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Internet florist adding retail stores in Boston

At a time when traditional retailers are shuttering thousands of stores, the e-commerce giant 1-800-Flowers.com is expanding its network of brick and mortar locations.

The company plans to expand its local presence from just one franchisee-owned retail store in Melrose to as many as 11 sprinkled throughout Greater Boston. Franchisees also operate two fulfillment centers in Needham and Woburn.

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Boston is one of 10 US markets in which the company intends to add stores. The 1-800-Flowers development team met with potential franchisee operators this week and expects the first of the new local stores to pop up within six months.

“We’re very excited about the appetite and enthusiasm,” said James Franks, vice president of franchise development at the Carle Place, N.Y., company. “Boston is one of the top 10 markets in the country. We have a wealth of customers who know us here.”

The company became one of the world’s largest florist and gift retailers by acting as a middleman between Internet customers and other florists.

Last year, 8.7 million orders were placed on the 1-800-Flowers.com website and over the phone. Those orders were funneled to and fulfilled by the company’s 225 franchise stores, nine company-owned stores, and a separate network of 7,000 independent florist and gift shops.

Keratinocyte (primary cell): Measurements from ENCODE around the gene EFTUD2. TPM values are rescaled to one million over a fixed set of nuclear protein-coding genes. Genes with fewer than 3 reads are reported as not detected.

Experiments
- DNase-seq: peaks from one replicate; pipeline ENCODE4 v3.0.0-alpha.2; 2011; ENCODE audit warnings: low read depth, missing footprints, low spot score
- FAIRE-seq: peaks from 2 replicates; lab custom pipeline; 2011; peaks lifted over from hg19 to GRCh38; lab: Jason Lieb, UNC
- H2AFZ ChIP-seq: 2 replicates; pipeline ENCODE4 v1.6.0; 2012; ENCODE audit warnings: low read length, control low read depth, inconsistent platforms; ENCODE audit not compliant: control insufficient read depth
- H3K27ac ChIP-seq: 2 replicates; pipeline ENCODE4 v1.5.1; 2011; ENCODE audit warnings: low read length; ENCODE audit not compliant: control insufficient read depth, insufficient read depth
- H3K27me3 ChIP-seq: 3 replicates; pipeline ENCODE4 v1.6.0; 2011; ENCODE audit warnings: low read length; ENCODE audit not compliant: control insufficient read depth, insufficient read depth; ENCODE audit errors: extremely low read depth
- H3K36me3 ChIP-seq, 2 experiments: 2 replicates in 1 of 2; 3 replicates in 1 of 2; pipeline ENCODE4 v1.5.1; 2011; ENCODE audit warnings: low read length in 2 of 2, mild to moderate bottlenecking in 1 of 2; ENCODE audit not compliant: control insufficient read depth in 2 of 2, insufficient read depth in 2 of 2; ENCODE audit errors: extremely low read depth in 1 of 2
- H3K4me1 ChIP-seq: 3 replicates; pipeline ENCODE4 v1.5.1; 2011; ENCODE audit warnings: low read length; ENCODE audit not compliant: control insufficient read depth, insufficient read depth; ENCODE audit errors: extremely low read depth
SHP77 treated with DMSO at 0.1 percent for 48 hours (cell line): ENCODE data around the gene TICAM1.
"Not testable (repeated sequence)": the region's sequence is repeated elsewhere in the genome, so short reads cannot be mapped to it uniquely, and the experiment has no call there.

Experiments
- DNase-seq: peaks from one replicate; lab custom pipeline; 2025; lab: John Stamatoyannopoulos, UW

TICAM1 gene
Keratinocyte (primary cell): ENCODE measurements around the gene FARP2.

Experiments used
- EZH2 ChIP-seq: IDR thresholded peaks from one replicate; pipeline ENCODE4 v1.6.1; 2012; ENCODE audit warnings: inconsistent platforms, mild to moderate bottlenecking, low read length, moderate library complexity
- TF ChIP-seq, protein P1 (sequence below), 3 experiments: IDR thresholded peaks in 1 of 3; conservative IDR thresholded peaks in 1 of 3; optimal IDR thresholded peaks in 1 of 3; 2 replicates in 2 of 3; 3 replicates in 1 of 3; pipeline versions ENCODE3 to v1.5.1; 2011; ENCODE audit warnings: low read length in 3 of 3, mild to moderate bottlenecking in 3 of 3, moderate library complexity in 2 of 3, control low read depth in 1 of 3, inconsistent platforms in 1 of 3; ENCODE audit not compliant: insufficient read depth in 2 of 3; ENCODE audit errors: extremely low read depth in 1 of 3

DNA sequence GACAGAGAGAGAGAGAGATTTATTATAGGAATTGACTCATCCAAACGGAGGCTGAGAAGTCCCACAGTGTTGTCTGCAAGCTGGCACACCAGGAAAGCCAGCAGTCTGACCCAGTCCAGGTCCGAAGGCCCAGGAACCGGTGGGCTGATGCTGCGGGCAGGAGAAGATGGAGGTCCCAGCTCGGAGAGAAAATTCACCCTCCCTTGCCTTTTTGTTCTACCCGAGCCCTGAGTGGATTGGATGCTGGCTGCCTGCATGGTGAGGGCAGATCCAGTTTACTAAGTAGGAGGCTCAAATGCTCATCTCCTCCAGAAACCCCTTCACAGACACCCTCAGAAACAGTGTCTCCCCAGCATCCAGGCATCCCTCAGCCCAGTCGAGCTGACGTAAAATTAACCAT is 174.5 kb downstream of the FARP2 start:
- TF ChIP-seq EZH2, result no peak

Internet and phone orders accounted for roughly 73 percent of the company’s $735.6 million of revenues last year. Franks said e-commerce sales are expected to continue to grow, but the company has also identified opportunities to increase its brick and mortar business.

Stores provide customers a way to pick up bouquets or gift baskets after the cut-off times for same-day deliveries on online orders. Consumers often turn to the physical stores to work with designers to create floral arrangements for weddings or events, Franks said.

Eric Beder, an equity analyst of retail and consumer products at Brean Capital in New York, said the shops, delivery trucks, and employees also provide free advertising for 1-800-Flowers.

As an e-tailer, the company has an advantage selecting new locations because it knows where its customers are located. But the franchisees also create a risk for the company, Beder said.

Consumers don’t differentiate between a company and a franchisee. If deliveries are late or wrong, that damages the reputation of the business.

“You’re betting the person you pick as a franchisee is going to represent you well as a company and provide the quality you want,” he said. “You can destroy your market share very quickly in areas where you don’t have a good franchisee.”

Taryn Luna can be reached at taryn.luna@globe.com. Follow her on Twitter @TarynLuna.
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